It is this anti-communist context that shed light on the attitudes of the Vatican to the rise of Nazism and the events which led to the outbreak of World War II. Most critiques of and most apologias for the actions of Pope Pius XII (Cardinal Pacelli before his election as pope) and of other leading prelates interpret their behavior through the lens of hindsight, assuming that their opinions and actions during the 1930s reflect their attitudes to the events which took place from 1939 to 1945. Though Chamedes is overly critical of such churchmen she does at least put their opinions and actions in the context of what was known in the 1930s rather than of what we know now. She paints a picture of men so preoccupied with the dangers of Soviet Russian expansion and of what they believed to be widespread communist conspiracies throughout the western world that they was willing to turn a blind eye to evils in Germany, which they would have vigorously opposed under other circumstances. In her view Pius XII’s wartime behavior was that of a man who was weak rather than complicit.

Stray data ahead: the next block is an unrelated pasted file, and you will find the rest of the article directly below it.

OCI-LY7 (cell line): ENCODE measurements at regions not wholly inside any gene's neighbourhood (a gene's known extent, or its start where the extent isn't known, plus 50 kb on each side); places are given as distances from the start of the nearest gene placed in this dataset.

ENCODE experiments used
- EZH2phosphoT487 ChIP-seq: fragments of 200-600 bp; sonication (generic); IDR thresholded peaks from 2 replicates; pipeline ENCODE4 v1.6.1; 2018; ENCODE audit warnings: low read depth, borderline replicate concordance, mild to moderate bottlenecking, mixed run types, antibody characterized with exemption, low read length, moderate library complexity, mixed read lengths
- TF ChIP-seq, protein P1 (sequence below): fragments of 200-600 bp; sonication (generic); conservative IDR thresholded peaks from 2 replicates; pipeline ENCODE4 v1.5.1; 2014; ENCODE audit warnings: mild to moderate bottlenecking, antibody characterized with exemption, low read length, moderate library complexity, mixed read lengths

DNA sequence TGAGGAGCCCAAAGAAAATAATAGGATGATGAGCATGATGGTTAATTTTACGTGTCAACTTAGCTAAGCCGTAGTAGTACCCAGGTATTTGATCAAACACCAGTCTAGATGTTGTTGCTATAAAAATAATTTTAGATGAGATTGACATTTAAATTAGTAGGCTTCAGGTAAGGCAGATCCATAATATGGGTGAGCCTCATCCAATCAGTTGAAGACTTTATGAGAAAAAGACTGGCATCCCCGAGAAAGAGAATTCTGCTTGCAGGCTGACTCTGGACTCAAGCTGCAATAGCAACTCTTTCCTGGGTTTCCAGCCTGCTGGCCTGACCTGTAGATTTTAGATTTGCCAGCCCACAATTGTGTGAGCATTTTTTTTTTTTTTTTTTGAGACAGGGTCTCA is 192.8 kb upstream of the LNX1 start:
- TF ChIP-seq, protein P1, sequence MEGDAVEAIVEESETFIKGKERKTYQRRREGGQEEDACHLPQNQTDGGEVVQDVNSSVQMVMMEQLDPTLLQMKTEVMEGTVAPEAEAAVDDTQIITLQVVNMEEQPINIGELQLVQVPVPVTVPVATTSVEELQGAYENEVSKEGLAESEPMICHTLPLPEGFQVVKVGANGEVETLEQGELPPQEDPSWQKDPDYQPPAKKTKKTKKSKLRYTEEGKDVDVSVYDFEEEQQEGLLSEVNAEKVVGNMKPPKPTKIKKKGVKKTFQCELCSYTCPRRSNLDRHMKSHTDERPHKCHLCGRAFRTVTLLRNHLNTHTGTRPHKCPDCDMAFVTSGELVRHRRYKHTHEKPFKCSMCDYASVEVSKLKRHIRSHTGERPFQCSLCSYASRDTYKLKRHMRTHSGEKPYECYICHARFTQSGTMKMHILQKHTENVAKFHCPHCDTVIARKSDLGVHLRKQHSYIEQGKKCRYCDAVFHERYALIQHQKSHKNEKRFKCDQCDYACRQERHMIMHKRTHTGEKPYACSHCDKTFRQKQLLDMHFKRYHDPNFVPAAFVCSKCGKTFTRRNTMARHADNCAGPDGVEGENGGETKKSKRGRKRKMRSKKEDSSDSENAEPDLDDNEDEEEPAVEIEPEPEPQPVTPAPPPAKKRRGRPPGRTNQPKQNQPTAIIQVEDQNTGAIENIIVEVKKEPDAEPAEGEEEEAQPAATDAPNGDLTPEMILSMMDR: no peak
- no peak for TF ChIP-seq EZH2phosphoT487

While I would not wish to endorse Chamedes’s interpretations in their entirety, they are not without points of merit. The Vatican did indeed overestimate the extent of communist infiltration into political life and the press, as well as of formal communist conspiracy. But such infiltration and such conspiracies were widespread enough for the Vatican’s beliefs to constitute an understandable exaggeration rather than near paranoia. It is also true that Vatican officials of the 1930s massively underestimated the degree of the danger posed by the Nazis. Such a grave error of judgment is more understandable than is now apparent: even a temporary German conquest of half of Europe appeared highly implausible until it happened, and long-term maintenance of such conquests seemed impossible. Unlike communist internationalism, a radical German nationalist movement could never attract support outside of its own “master race.” Belief that communism was the greater long term threat was valid enough, Hitler ruling Germany for twelve years compared to communists having (at the time of this writing) ruled much of the world‘s population for more than a century (and having at least as high a death toll per year in power).